In the principal city of Baltimore, Maryland, a slave holding state, thirty years before the American Civil War, four French-speaking Negro women, refugees from their island homes in the Caribbean Sea, formed a religious community for the education of Black girls. They were real pioneers with no earlier organizations from which to copy. To gain a correct perspective of their subsequent story, a certain amount of historical and biographical data must be taken into account, as well as the slavery laws of the United States. The four Black women who began this great work were:
ELIZABETH LANGE, spoke only Spanish and French and had fled from her native Santiago in Cuba, where her parents had been fairly affluent. With some financial help from her mother and money salvaged from her deceased fathers estate, she began to teach poor girl of her own race at her home in Baltimore. Later she would be known as Sister Mary; still later, her mother would come to Baltimore and pass her last days at the convent.
ELIZABETH (Marie Magdalen) BALAS, because of constant political turbulence and religious persecution in her birthplace, San Domingo, had come to Baltimore. She spoke only French and, with profoundly religious motives, began to teach in Miss Langes school. She would later become Sister Marie Frances.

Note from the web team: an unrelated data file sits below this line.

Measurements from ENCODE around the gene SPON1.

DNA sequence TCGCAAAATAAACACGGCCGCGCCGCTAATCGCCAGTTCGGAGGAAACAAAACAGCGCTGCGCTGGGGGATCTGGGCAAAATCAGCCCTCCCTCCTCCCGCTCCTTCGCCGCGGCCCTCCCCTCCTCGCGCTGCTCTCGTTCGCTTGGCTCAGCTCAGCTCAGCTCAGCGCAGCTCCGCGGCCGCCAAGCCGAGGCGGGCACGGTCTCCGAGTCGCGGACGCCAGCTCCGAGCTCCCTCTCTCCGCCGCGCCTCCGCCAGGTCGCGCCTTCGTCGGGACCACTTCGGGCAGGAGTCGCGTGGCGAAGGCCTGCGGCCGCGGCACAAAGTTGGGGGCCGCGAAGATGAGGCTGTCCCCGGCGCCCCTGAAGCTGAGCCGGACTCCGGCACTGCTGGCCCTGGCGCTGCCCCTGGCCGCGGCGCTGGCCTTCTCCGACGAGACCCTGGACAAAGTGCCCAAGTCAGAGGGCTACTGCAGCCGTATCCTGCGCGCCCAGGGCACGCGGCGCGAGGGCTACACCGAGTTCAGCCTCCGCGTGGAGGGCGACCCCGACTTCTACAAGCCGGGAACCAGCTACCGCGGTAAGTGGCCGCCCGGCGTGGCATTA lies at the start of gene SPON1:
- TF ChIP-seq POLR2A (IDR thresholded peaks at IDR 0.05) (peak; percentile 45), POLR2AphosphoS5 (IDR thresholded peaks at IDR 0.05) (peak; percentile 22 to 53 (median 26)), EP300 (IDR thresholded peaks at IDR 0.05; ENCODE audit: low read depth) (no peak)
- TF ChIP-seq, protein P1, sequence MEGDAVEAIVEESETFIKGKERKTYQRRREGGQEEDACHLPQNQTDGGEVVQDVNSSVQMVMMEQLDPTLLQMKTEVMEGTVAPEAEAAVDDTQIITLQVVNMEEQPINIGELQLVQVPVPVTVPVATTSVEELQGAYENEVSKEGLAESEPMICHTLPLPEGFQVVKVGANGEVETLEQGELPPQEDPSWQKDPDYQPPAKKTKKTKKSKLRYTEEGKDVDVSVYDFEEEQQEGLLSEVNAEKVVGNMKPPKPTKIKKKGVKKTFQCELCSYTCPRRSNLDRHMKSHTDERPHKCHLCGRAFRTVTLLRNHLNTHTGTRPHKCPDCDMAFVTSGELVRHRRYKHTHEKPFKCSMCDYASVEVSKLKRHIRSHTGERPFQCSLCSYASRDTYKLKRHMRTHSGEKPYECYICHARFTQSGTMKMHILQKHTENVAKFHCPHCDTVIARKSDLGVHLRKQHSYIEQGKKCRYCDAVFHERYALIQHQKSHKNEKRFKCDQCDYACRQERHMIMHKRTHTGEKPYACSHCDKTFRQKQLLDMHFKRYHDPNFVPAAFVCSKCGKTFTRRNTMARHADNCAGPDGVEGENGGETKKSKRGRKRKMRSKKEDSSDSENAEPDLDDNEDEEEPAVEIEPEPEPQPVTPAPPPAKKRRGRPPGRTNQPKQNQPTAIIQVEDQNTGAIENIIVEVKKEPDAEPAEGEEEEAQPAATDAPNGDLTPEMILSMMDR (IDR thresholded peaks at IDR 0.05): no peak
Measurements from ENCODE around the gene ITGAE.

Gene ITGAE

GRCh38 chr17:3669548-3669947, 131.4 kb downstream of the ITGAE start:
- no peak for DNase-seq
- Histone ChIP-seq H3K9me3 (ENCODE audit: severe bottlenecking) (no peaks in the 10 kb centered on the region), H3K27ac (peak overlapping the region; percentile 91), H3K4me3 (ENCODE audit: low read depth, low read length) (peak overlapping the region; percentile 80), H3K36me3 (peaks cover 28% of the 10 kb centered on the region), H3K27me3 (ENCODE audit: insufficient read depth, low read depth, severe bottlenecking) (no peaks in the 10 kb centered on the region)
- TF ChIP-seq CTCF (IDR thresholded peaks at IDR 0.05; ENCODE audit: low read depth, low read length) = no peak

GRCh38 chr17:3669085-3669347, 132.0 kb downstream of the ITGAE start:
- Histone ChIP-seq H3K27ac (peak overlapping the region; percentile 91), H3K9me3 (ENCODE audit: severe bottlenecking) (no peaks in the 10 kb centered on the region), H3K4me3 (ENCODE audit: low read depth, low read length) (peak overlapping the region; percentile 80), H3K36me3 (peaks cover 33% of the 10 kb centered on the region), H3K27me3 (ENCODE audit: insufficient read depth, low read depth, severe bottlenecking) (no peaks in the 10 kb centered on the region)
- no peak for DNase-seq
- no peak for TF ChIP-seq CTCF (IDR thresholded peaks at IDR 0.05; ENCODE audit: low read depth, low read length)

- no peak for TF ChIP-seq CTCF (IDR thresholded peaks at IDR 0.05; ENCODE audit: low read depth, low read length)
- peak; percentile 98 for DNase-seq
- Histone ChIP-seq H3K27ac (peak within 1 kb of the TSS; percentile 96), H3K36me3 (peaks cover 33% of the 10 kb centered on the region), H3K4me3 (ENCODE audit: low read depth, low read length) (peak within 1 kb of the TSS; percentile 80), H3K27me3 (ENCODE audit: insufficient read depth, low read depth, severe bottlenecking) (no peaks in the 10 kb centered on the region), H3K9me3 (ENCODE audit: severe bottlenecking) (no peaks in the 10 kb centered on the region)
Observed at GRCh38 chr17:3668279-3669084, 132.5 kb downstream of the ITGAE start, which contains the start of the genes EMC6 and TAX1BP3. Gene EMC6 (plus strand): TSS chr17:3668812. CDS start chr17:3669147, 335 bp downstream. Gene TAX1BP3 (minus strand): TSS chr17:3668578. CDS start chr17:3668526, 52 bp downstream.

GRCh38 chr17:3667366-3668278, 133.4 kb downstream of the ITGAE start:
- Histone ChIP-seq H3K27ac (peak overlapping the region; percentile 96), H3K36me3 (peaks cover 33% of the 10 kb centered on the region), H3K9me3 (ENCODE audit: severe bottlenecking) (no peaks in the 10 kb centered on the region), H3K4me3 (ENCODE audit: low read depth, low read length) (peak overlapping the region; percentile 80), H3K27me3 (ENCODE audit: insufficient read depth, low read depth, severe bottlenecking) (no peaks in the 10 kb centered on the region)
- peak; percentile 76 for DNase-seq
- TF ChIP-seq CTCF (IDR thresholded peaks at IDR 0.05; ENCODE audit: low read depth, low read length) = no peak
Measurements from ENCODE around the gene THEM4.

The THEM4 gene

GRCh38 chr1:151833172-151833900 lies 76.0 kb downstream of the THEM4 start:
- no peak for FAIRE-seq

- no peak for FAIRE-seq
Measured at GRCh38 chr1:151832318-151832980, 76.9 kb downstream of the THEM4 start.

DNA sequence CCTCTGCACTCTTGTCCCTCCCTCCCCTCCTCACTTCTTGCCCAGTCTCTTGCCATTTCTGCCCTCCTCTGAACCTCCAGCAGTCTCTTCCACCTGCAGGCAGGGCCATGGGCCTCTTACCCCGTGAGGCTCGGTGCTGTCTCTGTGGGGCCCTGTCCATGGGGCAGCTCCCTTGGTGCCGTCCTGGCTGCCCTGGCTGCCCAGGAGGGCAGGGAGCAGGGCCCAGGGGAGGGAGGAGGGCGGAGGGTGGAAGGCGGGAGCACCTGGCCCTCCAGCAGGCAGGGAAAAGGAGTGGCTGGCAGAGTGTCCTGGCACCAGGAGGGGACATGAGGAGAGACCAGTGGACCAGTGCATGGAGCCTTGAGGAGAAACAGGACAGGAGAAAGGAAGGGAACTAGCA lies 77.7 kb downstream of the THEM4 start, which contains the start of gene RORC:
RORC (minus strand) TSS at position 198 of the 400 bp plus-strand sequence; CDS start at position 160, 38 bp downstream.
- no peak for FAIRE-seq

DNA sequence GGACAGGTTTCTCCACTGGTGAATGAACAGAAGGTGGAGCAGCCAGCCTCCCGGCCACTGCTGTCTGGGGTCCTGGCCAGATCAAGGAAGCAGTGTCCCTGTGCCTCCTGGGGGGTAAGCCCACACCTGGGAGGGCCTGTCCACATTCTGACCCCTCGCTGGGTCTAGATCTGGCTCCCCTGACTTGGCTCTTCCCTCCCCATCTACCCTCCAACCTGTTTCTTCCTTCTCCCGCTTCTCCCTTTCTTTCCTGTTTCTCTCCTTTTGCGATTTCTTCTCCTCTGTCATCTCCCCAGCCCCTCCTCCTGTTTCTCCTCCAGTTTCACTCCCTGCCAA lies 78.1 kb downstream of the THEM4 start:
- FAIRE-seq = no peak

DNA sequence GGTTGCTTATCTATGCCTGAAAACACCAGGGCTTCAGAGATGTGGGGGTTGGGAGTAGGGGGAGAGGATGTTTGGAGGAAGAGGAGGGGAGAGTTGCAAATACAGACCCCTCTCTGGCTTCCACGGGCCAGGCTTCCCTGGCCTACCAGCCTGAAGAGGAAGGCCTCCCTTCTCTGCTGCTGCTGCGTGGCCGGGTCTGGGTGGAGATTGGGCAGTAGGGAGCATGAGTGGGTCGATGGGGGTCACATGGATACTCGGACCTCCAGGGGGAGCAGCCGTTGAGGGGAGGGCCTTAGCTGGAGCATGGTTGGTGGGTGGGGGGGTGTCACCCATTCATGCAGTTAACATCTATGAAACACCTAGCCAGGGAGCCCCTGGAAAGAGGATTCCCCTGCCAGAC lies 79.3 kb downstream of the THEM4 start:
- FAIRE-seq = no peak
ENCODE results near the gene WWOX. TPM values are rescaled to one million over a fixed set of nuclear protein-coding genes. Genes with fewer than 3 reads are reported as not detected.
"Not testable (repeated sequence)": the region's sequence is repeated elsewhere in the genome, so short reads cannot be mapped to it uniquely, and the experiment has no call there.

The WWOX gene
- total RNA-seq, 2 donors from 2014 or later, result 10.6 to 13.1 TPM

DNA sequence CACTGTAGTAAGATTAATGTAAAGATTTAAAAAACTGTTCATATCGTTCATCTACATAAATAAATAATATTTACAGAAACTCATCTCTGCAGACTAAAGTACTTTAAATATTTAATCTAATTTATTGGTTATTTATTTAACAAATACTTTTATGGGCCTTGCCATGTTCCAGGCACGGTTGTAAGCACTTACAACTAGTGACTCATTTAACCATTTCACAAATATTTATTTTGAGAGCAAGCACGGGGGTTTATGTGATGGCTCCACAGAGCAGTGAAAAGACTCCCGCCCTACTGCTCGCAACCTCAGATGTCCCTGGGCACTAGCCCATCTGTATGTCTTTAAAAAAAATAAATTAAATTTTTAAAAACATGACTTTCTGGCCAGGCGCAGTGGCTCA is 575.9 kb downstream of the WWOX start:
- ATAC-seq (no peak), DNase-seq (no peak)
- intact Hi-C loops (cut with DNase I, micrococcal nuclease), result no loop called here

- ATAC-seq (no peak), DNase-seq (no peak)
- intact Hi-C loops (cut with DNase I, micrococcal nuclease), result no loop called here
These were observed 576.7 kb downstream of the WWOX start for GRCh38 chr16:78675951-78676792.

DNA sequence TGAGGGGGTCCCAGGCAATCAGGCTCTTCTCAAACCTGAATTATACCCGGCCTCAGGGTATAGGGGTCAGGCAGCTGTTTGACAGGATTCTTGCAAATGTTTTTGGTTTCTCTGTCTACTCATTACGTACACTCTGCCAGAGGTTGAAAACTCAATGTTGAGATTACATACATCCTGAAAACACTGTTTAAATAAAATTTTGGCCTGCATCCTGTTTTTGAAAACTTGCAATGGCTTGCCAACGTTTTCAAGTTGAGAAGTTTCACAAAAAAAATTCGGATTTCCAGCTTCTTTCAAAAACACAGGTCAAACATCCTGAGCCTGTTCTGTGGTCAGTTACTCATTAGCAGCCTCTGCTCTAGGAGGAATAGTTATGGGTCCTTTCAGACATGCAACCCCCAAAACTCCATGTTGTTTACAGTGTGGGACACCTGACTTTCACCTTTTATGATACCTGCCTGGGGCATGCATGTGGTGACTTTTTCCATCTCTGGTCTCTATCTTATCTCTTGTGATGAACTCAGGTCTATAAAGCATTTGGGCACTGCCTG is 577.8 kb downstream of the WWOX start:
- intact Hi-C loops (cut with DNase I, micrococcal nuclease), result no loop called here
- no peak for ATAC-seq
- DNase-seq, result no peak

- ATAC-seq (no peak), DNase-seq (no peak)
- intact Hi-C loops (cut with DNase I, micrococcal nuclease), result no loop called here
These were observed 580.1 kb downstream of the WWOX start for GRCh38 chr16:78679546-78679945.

ROSINA (Marie Rose) BOEGUE, also a refugee from her native San Domingo, had come to Baltimore; she became a teacher at Miss Langes school. As a religious, she would bear the name Sister Mary Rose.
ALMAIDE DUCHEMIN, was reared as a boarded at Miss Langes school, her tuition paid by her mother, a nurse in Baltimore. Almaides father, Arthur Howard, of the famous Maryland family, seems to have abandoned his child and her mother (nee Maxis), which accounts for their using the name of the mothers adoptive parents, the real parents having been murdered in San Domingo. Upon entering the religious community Almaide was given the name Sister Theresa. Later she would have an important part in the founding of another religious family.
These four wonderful Black women began their order, called The Oblate Sisters in 1828. With the kind help principally from 50-year old Father James Joubert, a native of France and an ex-soldier whose family had fled to San Domingo, then to Cuba, the sisters were able to secure their first home, #5 St. Marys Court and on June 13, 1828. It was from that time on, the Order had many ups and downs in maintaining themselves, but for the grace of God, the Order florished until today, they have missions not only throughout the United States of America, but throughtout the world.
They were able to purchase the old colonial house on Gunn Road in Arbutus in the late 1930s. In 1945, the house was destroyed by fire. By 1960, the Oblate Sisters built a new Motherhouse at this location where they remain today. This new house was hailed by Mother Mary of Good Counsel as having been built by nickels, dimes, and suppers.